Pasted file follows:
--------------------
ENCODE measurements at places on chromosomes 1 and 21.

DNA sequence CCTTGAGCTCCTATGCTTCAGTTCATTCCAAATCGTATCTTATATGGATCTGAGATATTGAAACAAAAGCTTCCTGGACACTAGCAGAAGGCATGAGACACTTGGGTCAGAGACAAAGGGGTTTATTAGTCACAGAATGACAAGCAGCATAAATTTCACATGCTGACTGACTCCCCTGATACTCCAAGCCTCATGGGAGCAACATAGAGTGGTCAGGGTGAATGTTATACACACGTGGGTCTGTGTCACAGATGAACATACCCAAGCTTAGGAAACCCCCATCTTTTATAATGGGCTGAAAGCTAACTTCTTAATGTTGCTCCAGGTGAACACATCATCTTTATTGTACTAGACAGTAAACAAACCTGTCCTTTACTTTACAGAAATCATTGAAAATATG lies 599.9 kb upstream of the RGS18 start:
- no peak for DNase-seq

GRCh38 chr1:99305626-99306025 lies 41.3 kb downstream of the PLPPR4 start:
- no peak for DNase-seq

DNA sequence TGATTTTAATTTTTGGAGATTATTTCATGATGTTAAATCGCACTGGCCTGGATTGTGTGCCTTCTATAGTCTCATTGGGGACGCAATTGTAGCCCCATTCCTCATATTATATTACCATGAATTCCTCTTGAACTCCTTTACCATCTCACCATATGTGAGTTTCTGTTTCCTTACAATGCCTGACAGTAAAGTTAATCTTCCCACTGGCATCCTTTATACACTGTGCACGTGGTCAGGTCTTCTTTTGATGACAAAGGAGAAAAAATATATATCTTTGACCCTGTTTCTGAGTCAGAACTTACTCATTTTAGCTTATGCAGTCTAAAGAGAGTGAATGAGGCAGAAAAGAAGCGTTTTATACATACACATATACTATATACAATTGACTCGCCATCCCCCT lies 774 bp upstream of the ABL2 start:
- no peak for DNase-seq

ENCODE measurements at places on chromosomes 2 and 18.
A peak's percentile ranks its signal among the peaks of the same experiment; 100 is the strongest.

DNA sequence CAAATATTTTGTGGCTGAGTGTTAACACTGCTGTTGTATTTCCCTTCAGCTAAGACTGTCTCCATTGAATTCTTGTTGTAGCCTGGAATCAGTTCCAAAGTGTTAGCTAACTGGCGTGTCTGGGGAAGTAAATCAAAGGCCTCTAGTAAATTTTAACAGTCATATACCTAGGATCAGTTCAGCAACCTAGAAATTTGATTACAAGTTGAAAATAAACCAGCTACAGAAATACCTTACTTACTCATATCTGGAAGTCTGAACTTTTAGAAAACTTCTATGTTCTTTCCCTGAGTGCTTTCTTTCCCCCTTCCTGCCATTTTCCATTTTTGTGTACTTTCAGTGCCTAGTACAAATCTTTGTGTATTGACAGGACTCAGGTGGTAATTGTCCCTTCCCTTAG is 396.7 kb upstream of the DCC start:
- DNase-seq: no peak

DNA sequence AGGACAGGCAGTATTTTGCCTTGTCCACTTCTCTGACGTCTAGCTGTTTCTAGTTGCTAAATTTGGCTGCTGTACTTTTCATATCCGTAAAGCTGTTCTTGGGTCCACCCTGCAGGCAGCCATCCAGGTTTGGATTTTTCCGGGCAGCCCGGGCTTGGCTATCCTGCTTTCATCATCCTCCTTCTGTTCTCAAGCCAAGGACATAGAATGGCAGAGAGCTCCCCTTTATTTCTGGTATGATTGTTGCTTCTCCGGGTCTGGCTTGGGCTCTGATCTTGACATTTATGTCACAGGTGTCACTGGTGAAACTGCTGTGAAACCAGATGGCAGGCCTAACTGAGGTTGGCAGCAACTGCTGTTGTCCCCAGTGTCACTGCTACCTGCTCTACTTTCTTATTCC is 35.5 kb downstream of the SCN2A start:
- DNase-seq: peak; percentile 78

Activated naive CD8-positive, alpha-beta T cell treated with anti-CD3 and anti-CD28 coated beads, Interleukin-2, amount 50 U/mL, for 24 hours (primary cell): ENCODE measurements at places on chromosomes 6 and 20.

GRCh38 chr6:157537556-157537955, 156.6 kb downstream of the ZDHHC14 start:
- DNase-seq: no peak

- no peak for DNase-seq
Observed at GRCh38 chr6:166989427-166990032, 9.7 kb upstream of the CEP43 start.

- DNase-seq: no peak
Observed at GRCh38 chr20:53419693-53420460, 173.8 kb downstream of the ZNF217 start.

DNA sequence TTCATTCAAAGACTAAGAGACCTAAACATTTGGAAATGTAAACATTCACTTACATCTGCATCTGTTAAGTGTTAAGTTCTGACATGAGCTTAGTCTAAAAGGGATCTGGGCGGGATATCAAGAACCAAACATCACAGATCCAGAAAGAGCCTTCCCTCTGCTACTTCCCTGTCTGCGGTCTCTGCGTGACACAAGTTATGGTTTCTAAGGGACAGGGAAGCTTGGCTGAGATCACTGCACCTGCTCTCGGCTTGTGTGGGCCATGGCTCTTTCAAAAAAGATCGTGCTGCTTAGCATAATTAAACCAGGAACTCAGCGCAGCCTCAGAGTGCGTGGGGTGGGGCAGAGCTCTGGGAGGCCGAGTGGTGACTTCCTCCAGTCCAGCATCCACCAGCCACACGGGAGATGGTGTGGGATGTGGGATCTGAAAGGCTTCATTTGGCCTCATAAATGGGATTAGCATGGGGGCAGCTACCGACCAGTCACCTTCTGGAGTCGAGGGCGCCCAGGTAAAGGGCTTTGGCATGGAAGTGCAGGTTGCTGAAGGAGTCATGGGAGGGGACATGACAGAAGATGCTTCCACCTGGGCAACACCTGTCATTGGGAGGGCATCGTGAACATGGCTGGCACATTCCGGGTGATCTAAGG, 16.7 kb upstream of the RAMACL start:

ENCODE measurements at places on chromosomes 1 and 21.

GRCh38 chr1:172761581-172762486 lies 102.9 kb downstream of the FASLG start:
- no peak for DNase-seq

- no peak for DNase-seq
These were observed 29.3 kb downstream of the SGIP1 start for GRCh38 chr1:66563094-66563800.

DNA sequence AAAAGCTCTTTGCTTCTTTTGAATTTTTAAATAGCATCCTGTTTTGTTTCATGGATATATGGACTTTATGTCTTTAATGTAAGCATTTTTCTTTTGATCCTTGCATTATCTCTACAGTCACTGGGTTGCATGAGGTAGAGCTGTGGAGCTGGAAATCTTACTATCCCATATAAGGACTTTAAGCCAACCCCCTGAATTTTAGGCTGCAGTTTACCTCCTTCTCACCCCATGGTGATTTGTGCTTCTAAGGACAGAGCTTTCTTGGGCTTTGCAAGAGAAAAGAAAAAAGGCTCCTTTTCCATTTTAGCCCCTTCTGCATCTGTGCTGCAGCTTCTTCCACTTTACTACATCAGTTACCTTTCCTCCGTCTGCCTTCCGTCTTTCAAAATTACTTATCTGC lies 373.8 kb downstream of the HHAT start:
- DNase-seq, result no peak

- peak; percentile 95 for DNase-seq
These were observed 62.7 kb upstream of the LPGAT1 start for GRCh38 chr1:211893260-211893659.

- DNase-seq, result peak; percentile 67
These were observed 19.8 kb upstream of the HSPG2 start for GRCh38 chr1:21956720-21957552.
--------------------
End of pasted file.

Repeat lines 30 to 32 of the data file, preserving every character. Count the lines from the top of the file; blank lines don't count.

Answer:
These were observed 62.7 kb upstream of the LPGAT1 start for GRCh38 chr1:211893260-211893659.

- DNase-seq, result peak; percentile 67
These were observed 19.8 kb upstream of the HSPG2 start for GRCh38 chr1:21956720-21957552.